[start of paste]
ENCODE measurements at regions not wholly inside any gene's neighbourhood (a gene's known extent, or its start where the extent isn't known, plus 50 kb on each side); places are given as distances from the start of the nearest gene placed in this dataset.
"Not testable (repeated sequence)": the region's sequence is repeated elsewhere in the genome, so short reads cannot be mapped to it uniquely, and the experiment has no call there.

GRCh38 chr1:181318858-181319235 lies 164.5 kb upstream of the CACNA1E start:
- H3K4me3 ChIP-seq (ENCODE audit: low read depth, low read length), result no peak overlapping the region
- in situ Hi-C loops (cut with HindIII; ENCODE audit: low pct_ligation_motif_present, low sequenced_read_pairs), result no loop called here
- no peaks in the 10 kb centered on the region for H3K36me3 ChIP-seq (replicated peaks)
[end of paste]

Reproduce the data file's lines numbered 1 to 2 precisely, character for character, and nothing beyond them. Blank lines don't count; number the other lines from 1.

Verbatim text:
ENCODE measurements at regions not wholly inside any gene's neighbourhood (a gene's known extent, or its start where the extent isn't known, plus 50 kb on each side); places are given as distances from the start of the nearest gene placed in this dataset.
"Not testable (repeated sequence)": the region's sequence is repeated elsewhere in the genome, so short reads cannot be mapped to it uniquely, and the experiment has no call there.